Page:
SSL on Apache Server


(Navjot Singh) #1

I am running Discourse Docker installation on an Apache based server. I tried following the SSL guide here but it was meant for a nginx server. What changes do I need to make it to get it working on Apache server?

I am using letsencrypted SSL certificate.


(Wes Osborn) #2

Let’s Encrypt is not fully supported yet. See this thread for more information:

https://meta.discourse.org/t/support-for-lets-encrypt/22308/5?u=wesochuck&source_topic_id=35300

(Navjot Singh) #3

Ok. I get it. But still general instructions for enabling SSL on Apache? Couldn’t find anything here.


(Wes Osborn) #4

Can you clarify what you mean by Apache based server? If you’re using the Docker based install (as you stated), then the web server would be nginx.

Is Apache a frontend server for you? Are you using some sort of Apache load balancer? Do you have Discourse installed alongside another website on the same server?


(Navjot Singh) #5

I am just running a simple installation of Apache like one does for any regular site. Nothing special about the installation. Am running Discourse’s Docker install on that.

That guide mentioned how to configure SSL for Discourse if one has nginx, but I wanted to know the specifics if one is using Apache instead.


(@SenpaiMass) #6

So you mean to say you have a web host with Cpanel (Apache) and you want to run discourse on it?
If Yes, I am afraid it’s not possible.
And Discourse meta only supports Docker installs which have Nginx.


(Navjot Singh) #7

I have a VPS on Vultr running Apache and Discourse both.


(Wes Osborn) #8

If you’re running the docker install, then your Discourse install is using nginx as its web server. You might have Apache running alongside Discourse/nginx, but your docker install is a total package needed to run Discourse: Webserver, Database, Caching, etc. It’s all bundled into the Discourse install.

If you have no other sites running on that same VPS, then you just need to uninstall Apache and following the SSL/TLS install instruction guide that you linked to earlier.

If you do have other sites on the same VPS that Apache is hosting, then you’ll still need to follow the SSL instructions you linked to for adding SSL on Discourse, but you may also need to explore other tweaks in order to get your other sites to work properly. This article appears to have some good information:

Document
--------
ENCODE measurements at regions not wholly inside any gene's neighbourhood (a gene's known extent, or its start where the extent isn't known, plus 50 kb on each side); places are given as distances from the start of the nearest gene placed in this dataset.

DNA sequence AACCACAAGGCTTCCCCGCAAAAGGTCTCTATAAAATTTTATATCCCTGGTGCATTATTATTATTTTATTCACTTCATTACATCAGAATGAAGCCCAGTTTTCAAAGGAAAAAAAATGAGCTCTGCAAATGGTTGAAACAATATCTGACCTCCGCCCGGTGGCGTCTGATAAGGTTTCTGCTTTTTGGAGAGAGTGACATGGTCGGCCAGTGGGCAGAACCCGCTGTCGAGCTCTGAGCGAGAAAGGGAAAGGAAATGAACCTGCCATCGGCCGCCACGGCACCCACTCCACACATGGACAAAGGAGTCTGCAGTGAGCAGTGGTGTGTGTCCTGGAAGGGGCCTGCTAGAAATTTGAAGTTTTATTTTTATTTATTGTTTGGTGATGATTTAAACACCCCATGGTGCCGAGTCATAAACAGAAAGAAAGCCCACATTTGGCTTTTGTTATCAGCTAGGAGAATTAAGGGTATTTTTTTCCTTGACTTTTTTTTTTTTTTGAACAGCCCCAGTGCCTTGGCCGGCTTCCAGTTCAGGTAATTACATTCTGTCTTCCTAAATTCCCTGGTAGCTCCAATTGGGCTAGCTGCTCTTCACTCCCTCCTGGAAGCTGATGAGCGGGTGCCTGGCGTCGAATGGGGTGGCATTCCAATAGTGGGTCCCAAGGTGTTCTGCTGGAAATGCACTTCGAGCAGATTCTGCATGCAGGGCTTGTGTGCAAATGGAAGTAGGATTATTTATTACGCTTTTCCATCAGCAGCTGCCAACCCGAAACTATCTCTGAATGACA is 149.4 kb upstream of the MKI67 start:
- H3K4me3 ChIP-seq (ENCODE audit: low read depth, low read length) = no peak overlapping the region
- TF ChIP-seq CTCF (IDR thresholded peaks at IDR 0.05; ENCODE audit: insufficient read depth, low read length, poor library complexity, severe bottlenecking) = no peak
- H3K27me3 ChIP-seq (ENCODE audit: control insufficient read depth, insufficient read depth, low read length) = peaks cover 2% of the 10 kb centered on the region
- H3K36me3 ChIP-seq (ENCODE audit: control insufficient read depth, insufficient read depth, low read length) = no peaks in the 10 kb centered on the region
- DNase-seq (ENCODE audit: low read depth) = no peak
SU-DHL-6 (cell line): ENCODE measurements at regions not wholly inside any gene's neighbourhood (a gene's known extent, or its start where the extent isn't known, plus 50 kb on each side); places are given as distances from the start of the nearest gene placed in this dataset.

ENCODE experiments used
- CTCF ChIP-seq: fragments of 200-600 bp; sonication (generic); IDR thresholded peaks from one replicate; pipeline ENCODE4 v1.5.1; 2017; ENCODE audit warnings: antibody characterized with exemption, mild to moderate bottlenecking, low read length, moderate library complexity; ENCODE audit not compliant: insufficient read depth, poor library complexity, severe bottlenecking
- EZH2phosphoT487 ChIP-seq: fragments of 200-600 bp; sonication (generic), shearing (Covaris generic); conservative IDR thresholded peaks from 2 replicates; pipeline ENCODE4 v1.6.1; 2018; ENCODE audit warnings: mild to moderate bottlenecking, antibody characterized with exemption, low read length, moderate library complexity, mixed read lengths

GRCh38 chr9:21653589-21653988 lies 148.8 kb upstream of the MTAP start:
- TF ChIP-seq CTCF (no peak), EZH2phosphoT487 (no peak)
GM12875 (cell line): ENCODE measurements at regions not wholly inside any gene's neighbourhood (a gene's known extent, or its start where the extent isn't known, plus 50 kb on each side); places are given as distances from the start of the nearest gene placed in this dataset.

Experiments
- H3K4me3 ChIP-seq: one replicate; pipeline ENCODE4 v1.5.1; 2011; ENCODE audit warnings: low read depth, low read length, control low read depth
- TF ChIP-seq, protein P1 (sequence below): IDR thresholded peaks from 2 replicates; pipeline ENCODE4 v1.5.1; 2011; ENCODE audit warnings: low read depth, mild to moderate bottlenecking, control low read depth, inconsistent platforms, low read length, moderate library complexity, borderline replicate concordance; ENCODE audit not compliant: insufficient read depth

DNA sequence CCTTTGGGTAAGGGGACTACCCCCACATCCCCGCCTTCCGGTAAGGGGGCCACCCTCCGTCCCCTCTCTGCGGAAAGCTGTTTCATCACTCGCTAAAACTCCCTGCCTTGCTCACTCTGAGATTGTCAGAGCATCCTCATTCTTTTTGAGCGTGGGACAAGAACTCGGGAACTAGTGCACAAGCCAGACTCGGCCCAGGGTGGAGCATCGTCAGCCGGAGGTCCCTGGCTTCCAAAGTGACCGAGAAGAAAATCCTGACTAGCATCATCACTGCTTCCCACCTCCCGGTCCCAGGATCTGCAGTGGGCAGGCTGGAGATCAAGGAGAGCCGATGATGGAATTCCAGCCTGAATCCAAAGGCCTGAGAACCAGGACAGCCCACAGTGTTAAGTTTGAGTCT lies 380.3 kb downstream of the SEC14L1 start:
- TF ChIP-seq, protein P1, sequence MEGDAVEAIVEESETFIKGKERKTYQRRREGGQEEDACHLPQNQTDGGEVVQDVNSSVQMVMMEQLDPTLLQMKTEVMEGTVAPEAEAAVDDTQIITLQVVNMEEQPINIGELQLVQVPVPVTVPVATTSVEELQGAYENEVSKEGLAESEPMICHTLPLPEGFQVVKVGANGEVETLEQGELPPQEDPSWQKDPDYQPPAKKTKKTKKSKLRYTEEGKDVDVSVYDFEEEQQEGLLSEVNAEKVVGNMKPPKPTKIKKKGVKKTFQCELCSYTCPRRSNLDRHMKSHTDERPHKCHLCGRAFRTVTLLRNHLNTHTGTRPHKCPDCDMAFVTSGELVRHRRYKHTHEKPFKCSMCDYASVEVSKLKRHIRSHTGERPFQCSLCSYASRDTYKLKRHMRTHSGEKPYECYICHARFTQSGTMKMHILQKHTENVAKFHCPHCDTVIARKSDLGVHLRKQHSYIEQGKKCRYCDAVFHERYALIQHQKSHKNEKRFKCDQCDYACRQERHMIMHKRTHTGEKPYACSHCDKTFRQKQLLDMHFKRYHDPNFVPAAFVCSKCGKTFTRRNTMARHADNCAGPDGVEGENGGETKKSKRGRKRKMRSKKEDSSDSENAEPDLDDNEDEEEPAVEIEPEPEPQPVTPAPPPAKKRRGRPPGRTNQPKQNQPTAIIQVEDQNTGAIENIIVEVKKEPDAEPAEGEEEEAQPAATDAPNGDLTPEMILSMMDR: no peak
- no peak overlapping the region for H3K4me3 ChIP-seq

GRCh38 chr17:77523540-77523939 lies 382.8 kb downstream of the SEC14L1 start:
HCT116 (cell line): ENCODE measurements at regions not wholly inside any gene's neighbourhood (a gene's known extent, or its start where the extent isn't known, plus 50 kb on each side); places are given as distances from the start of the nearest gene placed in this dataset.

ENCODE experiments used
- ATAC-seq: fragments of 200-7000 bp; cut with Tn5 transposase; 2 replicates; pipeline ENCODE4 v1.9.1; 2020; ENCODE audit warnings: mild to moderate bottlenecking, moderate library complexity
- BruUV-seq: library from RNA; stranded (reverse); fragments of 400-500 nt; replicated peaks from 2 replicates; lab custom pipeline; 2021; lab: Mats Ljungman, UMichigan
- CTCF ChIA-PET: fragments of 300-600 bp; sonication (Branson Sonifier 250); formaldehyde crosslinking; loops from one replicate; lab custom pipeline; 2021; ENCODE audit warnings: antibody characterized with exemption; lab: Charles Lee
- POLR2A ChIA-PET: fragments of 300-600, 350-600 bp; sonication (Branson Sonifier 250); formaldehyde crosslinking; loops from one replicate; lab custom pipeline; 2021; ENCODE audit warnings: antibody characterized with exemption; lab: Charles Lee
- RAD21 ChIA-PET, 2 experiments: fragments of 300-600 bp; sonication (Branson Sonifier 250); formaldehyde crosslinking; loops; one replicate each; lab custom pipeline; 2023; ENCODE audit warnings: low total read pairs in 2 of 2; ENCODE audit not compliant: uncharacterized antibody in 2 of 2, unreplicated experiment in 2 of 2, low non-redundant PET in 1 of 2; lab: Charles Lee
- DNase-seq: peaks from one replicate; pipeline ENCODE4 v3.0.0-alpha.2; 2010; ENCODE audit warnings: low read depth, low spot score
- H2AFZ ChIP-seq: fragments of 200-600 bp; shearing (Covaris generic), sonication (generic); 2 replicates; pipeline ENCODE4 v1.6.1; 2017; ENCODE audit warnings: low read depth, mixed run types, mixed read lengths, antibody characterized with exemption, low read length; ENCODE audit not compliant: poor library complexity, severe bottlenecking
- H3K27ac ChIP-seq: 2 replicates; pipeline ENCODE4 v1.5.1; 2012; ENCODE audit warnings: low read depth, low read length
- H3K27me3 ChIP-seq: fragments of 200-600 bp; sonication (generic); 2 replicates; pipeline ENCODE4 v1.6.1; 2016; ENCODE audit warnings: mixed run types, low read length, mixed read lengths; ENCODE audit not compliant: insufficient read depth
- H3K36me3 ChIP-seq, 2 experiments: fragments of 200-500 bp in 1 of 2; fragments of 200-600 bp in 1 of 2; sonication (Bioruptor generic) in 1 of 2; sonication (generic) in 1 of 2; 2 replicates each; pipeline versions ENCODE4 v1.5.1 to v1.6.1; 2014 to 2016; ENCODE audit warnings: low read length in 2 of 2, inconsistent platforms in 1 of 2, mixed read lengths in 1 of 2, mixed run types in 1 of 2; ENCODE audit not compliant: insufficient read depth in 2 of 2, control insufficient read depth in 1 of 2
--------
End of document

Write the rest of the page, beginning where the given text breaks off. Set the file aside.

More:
(Michael Marner) #9

I have Discourse running using the Standard Container, using Apache to proxy connections to Discourse. This allows you to have Discourse running along side other Apache Virtualhosts. You can do SSL in this way, using Server Name Indication.

Discourse Configuration.

Adjust the ports that are exposed by Docker (/var/discourse/containers/app.yml):

## which TCP/IP ports should this container expose?
expose:
  - "8080:80"   # fwd host port 8080   to container port 80 (http)
  - "2222:22" # fwd host port 2222 to container port 22 (ssh)

So Discourse will accept connections on port 8080 instead of 80.

Apache VirtualHost

Create a new VirtualHost configuration file for your Discourse install. Here’s what mine looks like:

# Redirect http connections to https...
<VirtualHost *:80>
    ServerAdmin webmin@example.com
    ServerName discourse.example.com
    ServerAlias discourse.example.com
    Redirect 301 / https://discourse.example.com/
</VirtualHost>

# Proxy to discourse for https connections
<VirtualHost *:443>
    ServerAdmin webmin@example.com
    ServerName discourse.example.com
    ServerAlias discourse.example.com

    # SSL Configuration
    SSLEngine on
    SSLProtocol All -SSLv2 -SSLv3

    # Certificate files to use
    SSLCertificateFile /etc/apache2/ssl/discourse.example.com.crt
    SSLCertificateKeyFile /etc/apache2/ssl/discourse.example.com.key
    SSLCertificateChainFile /etc/apache2/ssl/intermediate.crt

    # Proxy to Discourse
    ProxyPass / http://localhost:8080/
    ProxyPassReverse / http://localhost:8080/
    ProxyPreserveHost On
</VirtualHost>

In this setup, Apache is responsible for SSL. Discourse just sees regular incoming connections. The potential problem with this kind of setup is that Server Name Indication needs to be supported on the client, or SSL won’t work. The advantage is you can just use the same Apache you are using to host other websites, without another layer of nginx/whatever.


(Giovanni Degiorgi) #10

SNI is implemented on major browsers and shouldn’t impact much the normal usage of the site:

Thanks for the configuration sample.


(Michael Marner) #11

Yep, that’s the conclusion I came to as well. Now I’m just waiting for someone running IE on Windows XP to complain (we have some reasonably non-tech savvy people in our organisation!) :facepalm: